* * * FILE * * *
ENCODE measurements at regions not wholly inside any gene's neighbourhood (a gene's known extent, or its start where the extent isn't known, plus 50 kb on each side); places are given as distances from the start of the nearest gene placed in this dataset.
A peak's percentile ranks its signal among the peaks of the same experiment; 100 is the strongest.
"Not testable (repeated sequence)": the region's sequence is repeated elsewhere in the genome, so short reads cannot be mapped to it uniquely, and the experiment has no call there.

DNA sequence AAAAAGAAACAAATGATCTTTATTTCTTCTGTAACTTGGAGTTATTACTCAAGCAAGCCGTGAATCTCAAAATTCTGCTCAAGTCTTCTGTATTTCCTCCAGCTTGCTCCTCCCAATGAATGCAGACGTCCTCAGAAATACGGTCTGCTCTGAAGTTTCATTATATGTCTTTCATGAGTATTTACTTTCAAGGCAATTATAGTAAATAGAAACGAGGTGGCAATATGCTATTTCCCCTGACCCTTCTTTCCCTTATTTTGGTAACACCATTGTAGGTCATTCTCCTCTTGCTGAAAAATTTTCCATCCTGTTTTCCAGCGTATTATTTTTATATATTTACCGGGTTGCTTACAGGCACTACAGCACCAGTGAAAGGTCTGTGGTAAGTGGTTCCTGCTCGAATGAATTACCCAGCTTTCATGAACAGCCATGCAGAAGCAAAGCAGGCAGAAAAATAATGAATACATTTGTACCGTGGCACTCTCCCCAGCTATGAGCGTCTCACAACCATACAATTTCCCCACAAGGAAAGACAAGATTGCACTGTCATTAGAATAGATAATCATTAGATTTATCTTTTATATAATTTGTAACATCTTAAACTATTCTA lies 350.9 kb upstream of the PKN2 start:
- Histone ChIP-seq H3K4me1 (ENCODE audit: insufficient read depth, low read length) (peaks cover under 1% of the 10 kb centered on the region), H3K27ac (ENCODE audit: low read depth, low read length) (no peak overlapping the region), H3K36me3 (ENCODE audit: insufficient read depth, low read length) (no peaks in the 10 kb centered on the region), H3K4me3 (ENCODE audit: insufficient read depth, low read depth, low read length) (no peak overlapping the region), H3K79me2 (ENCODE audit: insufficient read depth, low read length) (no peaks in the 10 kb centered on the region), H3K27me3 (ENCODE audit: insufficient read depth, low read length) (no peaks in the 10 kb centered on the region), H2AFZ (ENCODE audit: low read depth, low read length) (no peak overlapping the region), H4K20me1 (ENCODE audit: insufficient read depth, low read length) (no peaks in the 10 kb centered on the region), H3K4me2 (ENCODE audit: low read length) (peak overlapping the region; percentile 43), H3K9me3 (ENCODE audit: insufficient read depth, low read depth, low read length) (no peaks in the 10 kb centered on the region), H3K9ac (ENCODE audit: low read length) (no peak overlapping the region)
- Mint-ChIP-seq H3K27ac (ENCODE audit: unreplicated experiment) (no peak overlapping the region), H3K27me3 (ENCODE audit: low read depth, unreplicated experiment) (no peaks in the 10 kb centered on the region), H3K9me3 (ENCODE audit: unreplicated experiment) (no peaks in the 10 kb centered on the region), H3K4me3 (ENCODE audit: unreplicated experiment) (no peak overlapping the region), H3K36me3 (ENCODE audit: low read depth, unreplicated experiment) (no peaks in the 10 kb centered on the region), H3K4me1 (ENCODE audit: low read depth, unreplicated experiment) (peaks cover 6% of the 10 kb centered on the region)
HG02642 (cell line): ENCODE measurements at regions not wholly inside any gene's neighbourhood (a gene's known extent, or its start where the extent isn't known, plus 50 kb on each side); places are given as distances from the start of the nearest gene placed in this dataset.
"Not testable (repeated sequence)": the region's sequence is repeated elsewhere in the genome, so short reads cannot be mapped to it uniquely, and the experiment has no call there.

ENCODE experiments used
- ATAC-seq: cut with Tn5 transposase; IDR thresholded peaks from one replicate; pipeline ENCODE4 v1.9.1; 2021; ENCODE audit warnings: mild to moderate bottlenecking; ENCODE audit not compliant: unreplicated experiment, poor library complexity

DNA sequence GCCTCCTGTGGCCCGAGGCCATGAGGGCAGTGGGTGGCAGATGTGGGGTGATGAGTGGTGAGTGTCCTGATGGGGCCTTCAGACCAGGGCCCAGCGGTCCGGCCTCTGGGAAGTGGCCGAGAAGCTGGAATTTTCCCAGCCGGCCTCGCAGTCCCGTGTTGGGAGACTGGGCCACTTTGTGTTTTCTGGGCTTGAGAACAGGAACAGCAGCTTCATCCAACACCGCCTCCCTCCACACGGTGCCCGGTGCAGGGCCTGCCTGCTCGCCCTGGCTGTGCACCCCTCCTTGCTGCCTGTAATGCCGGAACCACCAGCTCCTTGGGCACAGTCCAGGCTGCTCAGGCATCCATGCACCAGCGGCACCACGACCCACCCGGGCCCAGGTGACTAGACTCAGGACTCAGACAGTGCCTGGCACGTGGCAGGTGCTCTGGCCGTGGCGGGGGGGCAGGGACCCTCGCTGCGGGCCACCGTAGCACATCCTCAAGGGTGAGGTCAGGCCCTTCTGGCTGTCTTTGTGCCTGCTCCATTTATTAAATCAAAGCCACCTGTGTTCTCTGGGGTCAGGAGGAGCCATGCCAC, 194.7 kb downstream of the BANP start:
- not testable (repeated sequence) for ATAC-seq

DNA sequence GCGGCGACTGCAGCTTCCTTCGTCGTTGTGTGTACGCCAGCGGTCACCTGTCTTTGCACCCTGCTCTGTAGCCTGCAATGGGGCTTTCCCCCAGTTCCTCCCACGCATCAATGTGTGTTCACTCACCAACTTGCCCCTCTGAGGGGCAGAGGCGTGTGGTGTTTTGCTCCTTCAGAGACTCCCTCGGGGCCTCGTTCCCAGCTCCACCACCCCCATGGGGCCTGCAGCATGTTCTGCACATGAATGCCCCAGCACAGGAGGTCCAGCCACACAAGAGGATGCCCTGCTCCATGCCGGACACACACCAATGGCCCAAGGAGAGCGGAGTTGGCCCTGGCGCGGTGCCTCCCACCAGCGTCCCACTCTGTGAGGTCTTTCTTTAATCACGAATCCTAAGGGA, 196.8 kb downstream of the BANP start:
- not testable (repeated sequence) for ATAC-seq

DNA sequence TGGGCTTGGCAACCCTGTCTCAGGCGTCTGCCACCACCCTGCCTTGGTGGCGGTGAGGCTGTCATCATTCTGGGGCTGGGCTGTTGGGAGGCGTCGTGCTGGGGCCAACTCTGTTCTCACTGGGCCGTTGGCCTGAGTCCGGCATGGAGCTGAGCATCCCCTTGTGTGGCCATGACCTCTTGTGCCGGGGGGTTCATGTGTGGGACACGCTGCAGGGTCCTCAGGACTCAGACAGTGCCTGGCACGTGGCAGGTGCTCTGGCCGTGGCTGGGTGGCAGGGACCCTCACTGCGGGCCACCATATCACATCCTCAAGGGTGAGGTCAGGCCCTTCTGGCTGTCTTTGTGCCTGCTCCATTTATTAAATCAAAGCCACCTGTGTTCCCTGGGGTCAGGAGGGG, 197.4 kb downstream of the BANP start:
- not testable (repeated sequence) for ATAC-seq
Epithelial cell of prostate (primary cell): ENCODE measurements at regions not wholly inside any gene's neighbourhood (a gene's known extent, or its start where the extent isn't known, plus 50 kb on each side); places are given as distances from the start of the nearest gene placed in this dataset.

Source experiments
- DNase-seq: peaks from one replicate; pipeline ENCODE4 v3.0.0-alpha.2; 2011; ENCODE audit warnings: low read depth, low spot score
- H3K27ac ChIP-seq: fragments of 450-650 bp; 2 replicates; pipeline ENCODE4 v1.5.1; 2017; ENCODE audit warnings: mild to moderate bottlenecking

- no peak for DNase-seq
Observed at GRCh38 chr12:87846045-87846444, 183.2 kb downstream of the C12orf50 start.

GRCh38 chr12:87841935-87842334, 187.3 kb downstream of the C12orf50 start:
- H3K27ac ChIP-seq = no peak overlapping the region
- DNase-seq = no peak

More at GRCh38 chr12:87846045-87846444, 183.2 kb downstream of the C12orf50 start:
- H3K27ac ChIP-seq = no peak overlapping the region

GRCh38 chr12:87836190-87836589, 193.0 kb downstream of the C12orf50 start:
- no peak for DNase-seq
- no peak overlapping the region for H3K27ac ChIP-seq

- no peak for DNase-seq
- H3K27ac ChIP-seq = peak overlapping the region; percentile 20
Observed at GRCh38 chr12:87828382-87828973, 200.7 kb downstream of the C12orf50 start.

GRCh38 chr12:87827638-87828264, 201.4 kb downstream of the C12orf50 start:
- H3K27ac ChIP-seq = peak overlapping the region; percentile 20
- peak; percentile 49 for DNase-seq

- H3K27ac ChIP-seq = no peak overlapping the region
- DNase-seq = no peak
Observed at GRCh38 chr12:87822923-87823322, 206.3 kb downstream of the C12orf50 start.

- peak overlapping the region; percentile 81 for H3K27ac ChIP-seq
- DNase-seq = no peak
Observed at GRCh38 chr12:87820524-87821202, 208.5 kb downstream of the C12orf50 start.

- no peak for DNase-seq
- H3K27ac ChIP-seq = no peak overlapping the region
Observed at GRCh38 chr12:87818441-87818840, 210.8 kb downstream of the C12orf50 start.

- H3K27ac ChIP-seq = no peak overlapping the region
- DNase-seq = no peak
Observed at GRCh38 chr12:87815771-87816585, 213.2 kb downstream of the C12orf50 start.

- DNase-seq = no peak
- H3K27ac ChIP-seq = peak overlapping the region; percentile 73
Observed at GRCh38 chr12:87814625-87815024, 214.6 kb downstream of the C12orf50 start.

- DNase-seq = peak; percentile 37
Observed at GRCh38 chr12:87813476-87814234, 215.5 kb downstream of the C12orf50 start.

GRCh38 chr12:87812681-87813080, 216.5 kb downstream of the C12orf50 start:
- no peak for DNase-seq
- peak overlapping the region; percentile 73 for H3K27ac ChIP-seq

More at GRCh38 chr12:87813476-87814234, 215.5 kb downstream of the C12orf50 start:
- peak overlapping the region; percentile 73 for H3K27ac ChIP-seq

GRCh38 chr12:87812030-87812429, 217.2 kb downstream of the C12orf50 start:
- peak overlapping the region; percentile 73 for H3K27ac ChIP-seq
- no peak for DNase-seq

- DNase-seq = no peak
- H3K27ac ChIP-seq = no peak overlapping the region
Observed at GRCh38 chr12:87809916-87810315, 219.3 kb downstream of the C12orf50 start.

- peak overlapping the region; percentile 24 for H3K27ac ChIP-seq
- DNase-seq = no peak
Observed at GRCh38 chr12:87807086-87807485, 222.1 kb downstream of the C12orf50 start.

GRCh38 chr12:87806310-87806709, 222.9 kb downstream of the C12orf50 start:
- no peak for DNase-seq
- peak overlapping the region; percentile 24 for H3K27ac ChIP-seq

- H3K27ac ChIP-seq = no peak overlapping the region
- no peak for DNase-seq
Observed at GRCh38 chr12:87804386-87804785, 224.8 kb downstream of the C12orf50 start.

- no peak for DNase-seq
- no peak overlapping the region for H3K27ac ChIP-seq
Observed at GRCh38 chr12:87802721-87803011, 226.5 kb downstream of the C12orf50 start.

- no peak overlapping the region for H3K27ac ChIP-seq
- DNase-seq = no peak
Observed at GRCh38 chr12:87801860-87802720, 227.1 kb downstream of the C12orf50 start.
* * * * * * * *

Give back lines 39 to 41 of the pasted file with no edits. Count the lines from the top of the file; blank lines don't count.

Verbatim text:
Observed at GRCh38 chr12:87822923-87823322, 206.3 kb downstream of the C12orf50 start.

- peak overlapping the region; percentile 81 for H3K27ac ChIP-seq
- DNase-seq = no peak